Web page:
Encinitas commissioners say high-density housing list ought to be revised
The Encinitas City Council should take another look at the 19 sites it is proposing to rezone for high-density housing and reconsider some of them before putting the list on the ballot in November, the city’s Planning Commission unanimously agreed June 7.
After hearing hours of testimony from 50 public speakers, commissioners said the speakers had made some very convincing points about the unsuitability of some of the sites. The commission didn’t vote on which ones ought to be pulled from the controversial list, saying that highly politicized decision was the council’s to make.
But, several commissioners said at least three sites added late in the review process were prime removal candidates and one new site mentioned June 7 should be added to the list. Both audience members and commissioners forecasted gloomy prospects for the ballot measure if the list remains as it is.
“If these three to four (sites) remain on here, there’s really no shot it’s going to pass,” Commissioner Al Apuzzo said, referring to several sites that faced intense opposition from neighboring homeowners that night.
The proposed ballot measure list is the city’s latest attempt to comply with state law. It’s the only city in San Diego County and one of just a few in the state that doesn’t have a current Housing Element — a state-required document that spells out how a city will accommodate its future housing needs, particularly those of low-income residents.
Encinitas has been sued multiple times over this situation, and has already tried to pass one ballot measure — the failed Measure T plan in 2016. City-hired consultants and council members have said that if Encinitas doesn’t succeed with its latest attempt, the courts will likely impose a plan upon the city.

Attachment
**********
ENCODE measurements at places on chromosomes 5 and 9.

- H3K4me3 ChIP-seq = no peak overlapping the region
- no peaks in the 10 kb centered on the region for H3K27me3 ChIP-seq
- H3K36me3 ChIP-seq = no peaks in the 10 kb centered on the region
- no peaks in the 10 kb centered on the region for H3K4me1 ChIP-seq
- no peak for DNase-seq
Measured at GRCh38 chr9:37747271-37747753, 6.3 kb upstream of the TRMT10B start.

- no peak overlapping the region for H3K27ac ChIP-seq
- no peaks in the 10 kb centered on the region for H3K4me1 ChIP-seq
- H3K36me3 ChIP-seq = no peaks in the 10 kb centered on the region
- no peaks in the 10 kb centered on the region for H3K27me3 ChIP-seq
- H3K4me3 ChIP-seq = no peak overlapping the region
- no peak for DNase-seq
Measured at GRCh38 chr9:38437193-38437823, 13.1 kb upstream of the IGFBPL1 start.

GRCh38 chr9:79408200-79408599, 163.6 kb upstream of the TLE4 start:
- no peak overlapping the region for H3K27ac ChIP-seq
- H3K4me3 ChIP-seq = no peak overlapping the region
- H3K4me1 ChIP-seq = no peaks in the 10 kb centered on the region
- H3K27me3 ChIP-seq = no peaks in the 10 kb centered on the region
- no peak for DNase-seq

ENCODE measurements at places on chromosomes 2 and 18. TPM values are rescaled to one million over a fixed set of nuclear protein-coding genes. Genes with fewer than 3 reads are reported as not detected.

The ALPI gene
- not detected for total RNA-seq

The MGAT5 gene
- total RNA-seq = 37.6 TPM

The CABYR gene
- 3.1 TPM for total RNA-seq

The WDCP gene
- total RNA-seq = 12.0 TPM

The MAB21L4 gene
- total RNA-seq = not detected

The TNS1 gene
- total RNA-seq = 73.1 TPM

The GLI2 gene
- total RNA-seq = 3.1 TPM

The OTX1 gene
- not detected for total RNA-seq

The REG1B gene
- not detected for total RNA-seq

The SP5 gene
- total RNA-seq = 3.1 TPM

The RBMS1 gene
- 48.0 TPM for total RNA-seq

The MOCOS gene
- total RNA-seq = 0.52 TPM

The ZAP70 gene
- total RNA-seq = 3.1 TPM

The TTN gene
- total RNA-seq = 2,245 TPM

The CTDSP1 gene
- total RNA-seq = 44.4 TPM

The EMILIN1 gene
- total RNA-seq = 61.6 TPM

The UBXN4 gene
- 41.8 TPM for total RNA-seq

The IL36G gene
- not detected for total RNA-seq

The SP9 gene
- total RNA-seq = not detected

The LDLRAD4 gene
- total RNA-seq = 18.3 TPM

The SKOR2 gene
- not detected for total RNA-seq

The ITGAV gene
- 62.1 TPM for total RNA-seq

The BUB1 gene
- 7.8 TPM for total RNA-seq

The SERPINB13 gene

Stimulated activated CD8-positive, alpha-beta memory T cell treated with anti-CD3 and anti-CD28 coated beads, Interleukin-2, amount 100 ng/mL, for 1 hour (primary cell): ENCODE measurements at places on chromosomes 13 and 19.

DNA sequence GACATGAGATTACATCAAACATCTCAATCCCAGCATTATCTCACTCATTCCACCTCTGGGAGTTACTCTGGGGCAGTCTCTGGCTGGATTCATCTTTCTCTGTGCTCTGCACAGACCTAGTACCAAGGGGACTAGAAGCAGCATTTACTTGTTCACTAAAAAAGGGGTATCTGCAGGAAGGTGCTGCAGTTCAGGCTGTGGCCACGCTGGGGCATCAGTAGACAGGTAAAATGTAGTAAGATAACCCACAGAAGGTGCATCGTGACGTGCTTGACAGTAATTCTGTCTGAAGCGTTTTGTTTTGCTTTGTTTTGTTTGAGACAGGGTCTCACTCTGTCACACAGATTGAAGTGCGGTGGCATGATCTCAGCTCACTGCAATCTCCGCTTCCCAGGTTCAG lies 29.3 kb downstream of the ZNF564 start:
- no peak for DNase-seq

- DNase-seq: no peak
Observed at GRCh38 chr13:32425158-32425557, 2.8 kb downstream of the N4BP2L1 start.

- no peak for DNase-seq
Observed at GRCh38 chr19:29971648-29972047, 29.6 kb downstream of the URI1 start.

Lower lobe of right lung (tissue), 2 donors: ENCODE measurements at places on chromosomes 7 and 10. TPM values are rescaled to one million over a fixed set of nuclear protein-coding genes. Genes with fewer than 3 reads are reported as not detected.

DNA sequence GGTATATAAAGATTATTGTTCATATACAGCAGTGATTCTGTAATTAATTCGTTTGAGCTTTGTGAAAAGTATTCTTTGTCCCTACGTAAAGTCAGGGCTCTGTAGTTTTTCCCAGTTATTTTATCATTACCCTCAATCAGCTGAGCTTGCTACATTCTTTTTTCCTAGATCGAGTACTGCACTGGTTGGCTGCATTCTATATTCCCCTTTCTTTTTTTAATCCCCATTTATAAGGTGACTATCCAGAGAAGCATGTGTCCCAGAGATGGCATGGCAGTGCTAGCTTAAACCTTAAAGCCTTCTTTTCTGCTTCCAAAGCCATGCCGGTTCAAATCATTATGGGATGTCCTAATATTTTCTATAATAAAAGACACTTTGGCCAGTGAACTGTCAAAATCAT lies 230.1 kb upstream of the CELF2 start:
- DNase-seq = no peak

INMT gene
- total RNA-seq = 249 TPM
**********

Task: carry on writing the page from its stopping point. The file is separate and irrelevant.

The City Council is scheduled to hold a public hearing on the proposed rezoning list at its 6 p.m. meeting on June 20 and the final vote is planned for July 18. The proposed list is already being reviewed by state housing officials and city-hired consultants have said the city has pretty much run out of time to make any significant changes if it wants to get the item on the ballot and bring the city into compliance with state law.
However, planning commissioners said June 7 that they thought there should still be time to make some changes and they agreed with many people in the audience who said the current proposal needs reworking.
Commissioner Kevin Doyle noted that 200 people had just signed a petition opposing the inclusion of site 19 — a 6.62-acre area that’s tucked up against the east side of Interstate 5 and accessed by extremely narrow, residential roadways. The site’s been proposed to accommodate 127 housing units — a figure that’s comparable to the total number of homes in the entire surrounding Avocado Acres region, several residents said.
Commissioner Bruce Ehlers said he would recommend removing site 19, as well as site 2 on Piraeus Street; site 17 on the Rancho Santa Fe Road at Peppertree Lane; and site 20, the Frog’s Gym property on Garden View Court.
There are 20 sites on the city’s proposed rezone list, but one — a city-owned property on Quail Gardens Drive — is proposed to receive a much-lower housing density than the rest, which are proposed to be rezoned to 30 units an acre. The rezone plan for the Quail Gardens Drive property was reduced to three units an acre in April after nearby residents lobbied City Hall for months.
Its removal and that of the strawberry fields area on Manchester Avenue from the high-density zoning list led to the addition of nine more sites, including the controversial sites 17, 19 and 20.
On June 7, representatives for the owners of a vacant property at the intersection of Birmingham and Lake drives offered their land up, saying it could accommodate 131 units. Commissioner Jody Hubbard said it made more sense than some of the properties that were already on the list, particularly site 19.
--Barbara Henry is a freelance writer for The San Diego Union-Tribune
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